Development in the ﬁrst urban century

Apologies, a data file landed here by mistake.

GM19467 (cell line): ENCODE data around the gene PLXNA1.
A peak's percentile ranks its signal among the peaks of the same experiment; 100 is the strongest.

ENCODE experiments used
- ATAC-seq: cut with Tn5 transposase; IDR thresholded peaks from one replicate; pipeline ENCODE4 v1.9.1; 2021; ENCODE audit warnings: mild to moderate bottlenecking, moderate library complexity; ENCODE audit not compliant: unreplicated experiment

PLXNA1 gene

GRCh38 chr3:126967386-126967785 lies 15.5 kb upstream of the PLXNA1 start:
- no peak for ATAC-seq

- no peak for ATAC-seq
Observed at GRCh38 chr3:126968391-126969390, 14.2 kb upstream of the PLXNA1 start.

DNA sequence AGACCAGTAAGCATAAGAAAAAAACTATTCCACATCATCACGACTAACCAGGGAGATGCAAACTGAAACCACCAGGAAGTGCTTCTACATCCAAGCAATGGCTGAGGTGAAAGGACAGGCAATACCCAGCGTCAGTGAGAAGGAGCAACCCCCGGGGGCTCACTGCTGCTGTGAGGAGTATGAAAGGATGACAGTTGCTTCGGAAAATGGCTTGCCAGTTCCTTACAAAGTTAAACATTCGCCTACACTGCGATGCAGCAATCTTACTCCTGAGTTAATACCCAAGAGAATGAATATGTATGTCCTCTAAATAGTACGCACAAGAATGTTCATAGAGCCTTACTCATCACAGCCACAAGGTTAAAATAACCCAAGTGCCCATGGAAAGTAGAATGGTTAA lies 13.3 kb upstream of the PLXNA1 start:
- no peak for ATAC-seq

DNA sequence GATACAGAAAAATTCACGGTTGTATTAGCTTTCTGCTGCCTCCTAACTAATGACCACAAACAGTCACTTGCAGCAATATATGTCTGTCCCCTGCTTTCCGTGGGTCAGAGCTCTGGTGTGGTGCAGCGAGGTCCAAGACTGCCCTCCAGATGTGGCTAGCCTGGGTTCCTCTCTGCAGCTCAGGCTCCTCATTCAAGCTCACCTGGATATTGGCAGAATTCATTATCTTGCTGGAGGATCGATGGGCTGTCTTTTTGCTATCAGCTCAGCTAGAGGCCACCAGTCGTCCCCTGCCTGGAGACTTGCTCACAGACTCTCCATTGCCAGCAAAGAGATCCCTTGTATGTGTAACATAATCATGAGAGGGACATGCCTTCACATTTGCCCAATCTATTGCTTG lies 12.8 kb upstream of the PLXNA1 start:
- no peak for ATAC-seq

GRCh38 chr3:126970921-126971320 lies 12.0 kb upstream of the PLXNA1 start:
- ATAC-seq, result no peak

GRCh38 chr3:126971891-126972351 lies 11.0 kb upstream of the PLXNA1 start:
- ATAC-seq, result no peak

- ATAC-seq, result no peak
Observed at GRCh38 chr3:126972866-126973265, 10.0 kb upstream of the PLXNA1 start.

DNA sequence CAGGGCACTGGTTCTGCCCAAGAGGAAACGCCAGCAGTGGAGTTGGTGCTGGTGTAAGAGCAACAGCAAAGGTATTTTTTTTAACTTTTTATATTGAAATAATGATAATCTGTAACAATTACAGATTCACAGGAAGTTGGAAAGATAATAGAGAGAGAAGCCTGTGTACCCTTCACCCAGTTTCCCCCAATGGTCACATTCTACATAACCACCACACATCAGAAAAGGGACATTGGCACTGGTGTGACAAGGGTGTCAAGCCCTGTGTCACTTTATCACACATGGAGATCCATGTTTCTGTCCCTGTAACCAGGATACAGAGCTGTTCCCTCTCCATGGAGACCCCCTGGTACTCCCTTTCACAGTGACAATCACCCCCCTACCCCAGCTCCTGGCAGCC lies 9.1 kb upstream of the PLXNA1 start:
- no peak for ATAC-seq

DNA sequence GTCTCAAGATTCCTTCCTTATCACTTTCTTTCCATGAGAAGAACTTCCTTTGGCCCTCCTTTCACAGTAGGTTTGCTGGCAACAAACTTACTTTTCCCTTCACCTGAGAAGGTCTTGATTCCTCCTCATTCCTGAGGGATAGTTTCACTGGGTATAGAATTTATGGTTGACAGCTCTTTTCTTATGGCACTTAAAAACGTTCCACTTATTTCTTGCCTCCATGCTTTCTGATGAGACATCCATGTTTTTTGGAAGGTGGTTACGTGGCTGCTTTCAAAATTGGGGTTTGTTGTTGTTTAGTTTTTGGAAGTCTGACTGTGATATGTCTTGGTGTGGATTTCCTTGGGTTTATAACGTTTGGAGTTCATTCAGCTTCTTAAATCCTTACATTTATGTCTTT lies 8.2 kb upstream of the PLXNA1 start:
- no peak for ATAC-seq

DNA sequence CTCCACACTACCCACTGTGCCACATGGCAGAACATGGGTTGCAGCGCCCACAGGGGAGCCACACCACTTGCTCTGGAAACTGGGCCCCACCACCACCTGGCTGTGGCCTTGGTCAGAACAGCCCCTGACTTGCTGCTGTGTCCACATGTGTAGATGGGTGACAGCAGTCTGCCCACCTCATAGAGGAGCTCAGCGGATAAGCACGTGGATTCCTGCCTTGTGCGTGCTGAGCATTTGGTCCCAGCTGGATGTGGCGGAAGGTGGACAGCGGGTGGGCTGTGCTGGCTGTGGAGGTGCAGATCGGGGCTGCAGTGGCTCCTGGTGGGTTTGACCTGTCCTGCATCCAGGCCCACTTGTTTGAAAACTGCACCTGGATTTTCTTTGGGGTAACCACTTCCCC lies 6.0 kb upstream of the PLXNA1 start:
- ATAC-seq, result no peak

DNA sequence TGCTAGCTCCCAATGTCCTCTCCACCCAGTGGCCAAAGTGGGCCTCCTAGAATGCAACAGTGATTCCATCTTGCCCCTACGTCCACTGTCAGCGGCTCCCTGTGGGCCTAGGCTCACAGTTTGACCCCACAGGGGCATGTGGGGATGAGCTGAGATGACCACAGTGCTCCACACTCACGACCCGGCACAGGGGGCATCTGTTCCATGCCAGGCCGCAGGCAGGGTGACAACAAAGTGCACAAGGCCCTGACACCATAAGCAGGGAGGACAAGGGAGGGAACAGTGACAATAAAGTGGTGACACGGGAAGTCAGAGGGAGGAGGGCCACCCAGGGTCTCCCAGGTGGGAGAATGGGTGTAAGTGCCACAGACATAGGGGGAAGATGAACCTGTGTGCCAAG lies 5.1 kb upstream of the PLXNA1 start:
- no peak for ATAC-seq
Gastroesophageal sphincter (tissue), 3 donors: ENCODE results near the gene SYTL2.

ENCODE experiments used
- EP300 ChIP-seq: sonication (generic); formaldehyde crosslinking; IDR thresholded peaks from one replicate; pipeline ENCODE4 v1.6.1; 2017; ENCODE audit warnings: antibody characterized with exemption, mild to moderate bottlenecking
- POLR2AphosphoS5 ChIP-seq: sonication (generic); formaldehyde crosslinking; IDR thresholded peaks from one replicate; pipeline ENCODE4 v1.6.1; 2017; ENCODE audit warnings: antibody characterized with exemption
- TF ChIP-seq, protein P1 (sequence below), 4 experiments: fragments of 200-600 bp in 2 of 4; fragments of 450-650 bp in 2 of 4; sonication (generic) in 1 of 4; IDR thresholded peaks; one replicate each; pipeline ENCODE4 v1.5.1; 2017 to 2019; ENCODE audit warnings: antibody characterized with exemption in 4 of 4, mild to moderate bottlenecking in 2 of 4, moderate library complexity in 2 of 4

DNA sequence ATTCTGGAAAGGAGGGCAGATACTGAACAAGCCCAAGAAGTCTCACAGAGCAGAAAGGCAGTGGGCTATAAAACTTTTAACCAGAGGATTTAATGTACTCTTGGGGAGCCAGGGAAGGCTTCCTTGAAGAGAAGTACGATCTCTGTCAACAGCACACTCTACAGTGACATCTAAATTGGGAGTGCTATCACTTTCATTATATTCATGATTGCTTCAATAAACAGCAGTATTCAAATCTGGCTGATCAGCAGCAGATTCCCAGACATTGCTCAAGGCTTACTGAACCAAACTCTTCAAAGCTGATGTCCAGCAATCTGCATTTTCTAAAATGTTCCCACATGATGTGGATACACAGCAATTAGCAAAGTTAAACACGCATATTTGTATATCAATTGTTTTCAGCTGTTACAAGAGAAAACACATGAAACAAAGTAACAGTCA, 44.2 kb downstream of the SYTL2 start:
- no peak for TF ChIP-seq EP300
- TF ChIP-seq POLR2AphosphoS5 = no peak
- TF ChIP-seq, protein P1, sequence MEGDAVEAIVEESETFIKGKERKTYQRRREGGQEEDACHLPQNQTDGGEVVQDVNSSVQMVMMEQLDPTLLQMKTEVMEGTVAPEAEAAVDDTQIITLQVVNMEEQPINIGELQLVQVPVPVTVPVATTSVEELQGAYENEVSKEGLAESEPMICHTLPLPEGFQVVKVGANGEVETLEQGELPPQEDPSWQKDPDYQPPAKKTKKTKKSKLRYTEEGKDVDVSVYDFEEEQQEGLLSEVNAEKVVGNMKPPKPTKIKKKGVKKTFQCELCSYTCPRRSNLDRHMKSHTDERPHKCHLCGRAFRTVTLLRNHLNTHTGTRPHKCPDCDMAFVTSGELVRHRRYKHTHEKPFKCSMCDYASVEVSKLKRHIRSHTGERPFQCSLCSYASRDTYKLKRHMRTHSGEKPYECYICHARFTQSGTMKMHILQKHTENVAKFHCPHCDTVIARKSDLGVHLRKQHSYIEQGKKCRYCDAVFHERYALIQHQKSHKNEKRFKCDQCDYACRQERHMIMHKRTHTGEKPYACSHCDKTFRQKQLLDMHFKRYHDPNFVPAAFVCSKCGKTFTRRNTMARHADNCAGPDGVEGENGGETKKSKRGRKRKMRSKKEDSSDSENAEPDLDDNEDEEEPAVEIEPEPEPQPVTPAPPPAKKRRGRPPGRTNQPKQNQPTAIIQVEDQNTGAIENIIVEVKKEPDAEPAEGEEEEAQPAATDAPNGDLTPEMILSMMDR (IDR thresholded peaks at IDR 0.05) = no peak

This book provides an introduction to some of the key issues surrounding the challenges of urban poverty and development in the twenty-ﬁrst century. It comes at a critical moment. For the ﬁrst time in history more people around the world live in urban areas than in rural ones. All economically advanced nations are predominantly urban societies, having urbanised rapidly during the course of the nineteenth and twentieth centuries. But most low-and middle-income countries remained (until relatively recently) predominantly rural. This is changing fast. Cities of unprecedented size are emerging; slums, shanty-towns and squatter settlements are growing; urban poverty is rising; war and terrorism threaten the security of urban dwellers in rich and poor countries alike; and the stability of the global environment is under threat, with particular implications for urban centres. At the same time, cities have historically played an important role as drivers of social, political and economic transformations; they are social melting pots, nodes of regional and international communication and transportation, engines of economic growth, seats of political power and iconic cultural spaces. As such, the relationship between cities and development is complex.